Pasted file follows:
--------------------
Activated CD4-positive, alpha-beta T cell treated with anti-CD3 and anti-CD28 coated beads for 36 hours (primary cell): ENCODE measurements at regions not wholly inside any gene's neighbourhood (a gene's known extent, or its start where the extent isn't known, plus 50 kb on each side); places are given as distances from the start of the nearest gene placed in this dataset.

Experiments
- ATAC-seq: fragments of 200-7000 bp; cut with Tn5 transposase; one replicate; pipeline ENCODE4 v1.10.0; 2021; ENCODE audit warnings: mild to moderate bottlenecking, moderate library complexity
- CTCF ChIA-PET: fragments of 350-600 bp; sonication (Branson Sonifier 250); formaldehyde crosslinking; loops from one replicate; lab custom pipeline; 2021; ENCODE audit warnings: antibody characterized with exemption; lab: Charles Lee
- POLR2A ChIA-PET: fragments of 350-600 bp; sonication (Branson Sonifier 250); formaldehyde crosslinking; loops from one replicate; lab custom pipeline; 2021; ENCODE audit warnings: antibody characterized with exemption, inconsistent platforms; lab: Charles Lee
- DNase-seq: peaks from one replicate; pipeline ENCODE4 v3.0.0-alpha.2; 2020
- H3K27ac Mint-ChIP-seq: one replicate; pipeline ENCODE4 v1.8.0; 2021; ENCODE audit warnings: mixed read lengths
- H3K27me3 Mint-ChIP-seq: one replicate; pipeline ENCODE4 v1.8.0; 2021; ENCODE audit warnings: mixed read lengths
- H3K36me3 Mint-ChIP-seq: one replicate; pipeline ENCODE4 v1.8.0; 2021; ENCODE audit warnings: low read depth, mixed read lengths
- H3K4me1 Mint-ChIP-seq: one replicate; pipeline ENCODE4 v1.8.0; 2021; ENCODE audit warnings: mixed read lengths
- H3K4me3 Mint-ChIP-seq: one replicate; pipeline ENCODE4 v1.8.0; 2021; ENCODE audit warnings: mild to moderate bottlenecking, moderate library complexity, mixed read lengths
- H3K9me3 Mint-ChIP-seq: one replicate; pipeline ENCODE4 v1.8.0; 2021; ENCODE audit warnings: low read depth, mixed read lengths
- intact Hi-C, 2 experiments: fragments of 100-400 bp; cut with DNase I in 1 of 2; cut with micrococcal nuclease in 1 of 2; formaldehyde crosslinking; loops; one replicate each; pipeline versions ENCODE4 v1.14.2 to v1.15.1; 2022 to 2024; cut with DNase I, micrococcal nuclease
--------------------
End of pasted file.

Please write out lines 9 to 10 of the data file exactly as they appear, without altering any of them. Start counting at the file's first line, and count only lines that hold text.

- H3K36me3 Mint-ChIP-seq: one replicate; pipeline ENCODE4 v1.8.0; 2021; ENCODE audit warnings: low read depth, mixed read lengths
- H3K4me1 Mint-ChIP-seq: one replicate; pipeline ENCODE4 v1.8.0; 2021; ENCODE audit warnings: mixed read lengths